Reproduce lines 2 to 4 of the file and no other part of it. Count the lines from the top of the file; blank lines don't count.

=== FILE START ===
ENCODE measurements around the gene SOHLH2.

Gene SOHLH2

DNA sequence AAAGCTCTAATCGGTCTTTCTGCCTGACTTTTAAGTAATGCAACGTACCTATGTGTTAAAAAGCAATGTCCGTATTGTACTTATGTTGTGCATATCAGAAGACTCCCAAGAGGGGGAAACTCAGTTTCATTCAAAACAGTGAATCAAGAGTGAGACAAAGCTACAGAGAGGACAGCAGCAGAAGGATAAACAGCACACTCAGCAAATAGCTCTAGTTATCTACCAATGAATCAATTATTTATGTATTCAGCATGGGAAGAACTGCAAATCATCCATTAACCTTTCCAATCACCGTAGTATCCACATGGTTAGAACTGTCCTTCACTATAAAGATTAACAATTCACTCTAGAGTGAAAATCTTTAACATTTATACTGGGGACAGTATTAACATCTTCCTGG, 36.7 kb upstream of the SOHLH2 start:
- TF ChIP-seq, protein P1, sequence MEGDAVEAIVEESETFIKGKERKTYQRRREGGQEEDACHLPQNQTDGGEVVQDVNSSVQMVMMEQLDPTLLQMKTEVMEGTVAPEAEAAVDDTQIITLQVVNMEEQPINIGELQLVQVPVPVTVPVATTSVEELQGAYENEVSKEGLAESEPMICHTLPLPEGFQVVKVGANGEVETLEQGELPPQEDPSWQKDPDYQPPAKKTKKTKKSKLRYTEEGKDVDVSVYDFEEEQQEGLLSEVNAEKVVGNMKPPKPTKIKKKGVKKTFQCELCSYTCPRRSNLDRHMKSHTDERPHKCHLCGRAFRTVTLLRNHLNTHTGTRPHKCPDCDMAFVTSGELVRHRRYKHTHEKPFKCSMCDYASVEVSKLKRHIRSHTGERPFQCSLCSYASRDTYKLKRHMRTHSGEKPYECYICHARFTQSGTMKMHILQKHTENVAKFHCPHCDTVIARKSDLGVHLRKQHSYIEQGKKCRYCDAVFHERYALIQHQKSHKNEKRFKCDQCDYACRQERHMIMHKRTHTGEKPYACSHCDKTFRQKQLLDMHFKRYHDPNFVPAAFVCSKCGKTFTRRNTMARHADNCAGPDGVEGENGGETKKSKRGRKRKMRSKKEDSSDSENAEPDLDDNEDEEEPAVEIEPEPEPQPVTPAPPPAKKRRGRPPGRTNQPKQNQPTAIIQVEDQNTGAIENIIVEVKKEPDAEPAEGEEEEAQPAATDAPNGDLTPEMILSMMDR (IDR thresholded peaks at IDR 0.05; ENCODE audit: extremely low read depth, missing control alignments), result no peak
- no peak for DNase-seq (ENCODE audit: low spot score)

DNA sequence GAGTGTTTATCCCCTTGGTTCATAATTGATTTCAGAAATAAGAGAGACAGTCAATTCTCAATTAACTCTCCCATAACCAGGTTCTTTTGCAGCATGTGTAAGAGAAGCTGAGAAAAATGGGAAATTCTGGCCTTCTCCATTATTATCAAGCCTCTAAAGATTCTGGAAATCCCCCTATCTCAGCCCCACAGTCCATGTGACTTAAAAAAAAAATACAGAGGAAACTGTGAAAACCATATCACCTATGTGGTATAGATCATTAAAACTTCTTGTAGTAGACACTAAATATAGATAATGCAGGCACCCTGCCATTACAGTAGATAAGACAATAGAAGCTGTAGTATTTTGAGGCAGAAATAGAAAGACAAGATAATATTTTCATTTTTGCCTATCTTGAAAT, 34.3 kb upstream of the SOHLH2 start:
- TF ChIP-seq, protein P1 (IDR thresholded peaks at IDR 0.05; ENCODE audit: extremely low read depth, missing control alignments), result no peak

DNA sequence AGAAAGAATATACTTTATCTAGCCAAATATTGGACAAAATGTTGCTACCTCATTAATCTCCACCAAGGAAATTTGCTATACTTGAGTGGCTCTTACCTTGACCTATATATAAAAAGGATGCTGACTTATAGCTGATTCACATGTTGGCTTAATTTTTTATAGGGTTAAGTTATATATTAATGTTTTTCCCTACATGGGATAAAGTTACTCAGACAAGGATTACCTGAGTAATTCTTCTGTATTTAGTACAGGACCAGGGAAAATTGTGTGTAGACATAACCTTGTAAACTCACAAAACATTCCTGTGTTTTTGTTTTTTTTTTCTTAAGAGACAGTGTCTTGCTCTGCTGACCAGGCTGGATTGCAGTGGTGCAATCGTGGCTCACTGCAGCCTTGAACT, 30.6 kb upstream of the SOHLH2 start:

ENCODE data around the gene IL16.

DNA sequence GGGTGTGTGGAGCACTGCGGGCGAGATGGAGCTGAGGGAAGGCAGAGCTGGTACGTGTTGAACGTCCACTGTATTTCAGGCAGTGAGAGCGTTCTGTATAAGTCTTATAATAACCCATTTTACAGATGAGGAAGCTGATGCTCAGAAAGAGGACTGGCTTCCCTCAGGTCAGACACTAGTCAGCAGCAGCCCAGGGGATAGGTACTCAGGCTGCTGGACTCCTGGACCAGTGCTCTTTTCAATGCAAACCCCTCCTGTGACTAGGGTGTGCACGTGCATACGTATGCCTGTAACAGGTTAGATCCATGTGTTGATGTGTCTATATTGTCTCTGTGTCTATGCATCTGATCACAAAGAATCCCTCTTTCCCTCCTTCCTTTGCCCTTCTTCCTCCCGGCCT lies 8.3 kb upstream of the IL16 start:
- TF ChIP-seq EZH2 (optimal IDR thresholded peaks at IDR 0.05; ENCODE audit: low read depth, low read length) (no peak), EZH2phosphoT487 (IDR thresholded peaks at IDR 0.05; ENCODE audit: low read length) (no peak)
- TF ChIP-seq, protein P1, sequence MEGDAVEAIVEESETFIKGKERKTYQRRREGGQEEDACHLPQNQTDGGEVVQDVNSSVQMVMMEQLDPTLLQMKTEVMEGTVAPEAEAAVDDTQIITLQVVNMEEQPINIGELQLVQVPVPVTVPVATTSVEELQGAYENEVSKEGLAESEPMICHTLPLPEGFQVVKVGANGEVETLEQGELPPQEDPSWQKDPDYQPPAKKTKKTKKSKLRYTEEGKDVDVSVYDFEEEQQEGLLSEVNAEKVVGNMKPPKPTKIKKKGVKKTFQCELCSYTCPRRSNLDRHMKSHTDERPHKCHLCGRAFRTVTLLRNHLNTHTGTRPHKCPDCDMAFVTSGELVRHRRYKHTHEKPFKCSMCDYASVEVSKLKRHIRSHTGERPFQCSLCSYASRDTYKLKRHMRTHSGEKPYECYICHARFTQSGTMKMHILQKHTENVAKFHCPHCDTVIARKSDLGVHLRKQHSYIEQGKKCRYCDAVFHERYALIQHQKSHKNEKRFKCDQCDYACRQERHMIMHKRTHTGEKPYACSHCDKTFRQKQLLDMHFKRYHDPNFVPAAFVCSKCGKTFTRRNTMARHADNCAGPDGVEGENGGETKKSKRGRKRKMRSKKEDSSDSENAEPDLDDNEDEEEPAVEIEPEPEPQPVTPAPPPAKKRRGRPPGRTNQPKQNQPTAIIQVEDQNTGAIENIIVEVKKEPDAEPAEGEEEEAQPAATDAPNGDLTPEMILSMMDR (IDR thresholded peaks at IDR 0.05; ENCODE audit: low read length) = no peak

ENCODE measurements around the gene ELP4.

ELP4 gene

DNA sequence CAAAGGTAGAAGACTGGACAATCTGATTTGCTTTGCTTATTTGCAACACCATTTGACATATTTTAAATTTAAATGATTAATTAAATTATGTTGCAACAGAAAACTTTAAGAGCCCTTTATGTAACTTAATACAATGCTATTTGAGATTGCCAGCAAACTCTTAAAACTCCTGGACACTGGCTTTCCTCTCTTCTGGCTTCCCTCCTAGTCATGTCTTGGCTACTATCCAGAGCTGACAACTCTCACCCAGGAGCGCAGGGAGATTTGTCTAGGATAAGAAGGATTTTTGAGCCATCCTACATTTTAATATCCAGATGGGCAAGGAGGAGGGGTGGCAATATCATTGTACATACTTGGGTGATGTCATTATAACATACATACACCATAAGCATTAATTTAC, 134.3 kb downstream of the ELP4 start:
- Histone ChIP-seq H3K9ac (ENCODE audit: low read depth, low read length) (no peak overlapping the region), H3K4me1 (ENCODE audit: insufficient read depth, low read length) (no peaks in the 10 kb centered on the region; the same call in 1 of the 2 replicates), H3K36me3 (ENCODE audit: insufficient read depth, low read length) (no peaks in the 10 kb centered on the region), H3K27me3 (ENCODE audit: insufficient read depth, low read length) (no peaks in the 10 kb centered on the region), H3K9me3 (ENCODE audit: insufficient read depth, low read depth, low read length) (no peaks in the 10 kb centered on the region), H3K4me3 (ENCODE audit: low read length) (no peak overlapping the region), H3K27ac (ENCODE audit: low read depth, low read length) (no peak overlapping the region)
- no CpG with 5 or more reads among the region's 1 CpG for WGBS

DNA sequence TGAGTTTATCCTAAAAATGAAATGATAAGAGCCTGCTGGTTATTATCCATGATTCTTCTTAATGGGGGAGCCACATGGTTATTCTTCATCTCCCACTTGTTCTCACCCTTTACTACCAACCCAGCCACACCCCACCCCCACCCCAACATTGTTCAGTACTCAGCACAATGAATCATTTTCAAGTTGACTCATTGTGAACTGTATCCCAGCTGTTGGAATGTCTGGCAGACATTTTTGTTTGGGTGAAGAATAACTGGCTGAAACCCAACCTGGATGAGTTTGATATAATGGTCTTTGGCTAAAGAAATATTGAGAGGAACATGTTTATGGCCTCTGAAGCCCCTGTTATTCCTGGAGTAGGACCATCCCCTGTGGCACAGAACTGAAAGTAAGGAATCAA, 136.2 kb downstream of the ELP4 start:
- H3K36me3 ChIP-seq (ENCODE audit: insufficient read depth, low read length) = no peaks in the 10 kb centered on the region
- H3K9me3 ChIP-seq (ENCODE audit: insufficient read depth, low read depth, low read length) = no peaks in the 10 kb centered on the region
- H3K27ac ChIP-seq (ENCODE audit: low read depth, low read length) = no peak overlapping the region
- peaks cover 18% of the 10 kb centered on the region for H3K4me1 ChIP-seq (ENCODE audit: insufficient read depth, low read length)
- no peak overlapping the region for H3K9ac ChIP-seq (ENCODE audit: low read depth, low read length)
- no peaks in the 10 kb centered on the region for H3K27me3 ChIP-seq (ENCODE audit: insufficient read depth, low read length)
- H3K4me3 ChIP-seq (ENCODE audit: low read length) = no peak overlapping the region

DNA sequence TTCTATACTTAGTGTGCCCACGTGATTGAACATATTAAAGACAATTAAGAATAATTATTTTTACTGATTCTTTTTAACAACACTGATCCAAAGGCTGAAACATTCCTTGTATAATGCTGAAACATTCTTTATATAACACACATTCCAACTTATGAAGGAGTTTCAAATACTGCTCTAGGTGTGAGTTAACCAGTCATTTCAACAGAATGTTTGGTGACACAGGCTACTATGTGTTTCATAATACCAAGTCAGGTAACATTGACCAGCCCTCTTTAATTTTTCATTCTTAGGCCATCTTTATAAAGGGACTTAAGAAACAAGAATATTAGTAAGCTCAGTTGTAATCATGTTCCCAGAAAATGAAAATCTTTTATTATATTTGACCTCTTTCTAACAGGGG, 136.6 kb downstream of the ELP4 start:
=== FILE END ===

Gene SOHLH2

DNA sequence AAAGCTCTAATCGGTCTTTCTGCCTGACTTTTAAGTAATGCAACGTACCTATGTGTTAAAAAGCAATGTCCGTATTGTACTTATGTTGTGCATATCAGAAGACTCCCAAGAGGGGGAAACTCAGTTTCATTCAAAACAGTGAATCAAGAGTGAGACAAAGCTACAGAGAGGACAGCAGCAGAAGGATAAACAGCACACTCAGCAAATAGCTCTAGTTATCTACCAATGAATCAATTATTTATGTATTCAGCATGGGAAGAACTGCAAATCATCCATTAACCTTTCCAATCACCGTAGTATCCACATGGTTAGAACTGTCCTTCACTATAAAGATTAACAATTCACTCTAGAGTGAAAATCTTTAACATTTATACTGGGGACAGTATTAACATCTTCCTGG, 36.7 kb upstream of the SOHLH2 start:
- TF ChIP-seq, protein P1, sequence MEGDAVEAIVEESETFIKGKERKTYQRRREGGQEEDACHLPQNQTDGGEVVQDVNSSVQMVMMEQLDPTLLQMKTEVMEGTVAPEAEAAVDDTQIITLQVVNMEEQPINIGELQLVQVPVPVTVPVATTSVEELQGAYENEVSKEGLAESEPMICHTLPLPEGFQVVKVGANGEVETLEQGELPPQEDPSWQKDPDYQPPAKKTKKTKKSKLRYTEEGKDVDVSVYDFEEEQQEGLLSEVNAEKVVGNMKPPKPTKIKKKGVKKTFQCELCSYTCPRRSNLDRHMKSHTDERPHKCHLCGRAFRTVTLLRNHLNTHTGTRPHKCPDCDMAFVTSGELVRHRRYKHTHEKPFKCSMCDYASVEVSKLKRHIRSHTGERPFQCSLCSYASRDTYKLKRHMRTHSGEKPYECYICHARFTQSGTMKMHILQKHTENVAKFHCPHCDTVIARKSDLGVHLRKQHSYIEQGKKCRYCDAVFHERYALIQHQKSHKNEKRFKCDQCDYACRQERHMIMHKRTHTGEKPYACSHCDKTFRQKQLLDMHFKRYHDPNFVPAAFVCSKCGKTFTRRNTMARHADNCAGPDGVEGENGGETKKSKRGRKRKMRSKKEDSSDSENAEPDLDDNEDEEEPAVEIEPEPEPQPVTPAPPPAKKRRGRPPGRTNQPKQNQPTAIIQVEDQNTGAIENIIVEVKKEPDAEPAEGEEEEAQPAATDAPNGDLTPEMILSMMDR (IDR thresholded peaks at IDR 0.05; ENCODE audit: extremely low read depth, missing control alignments), result no peak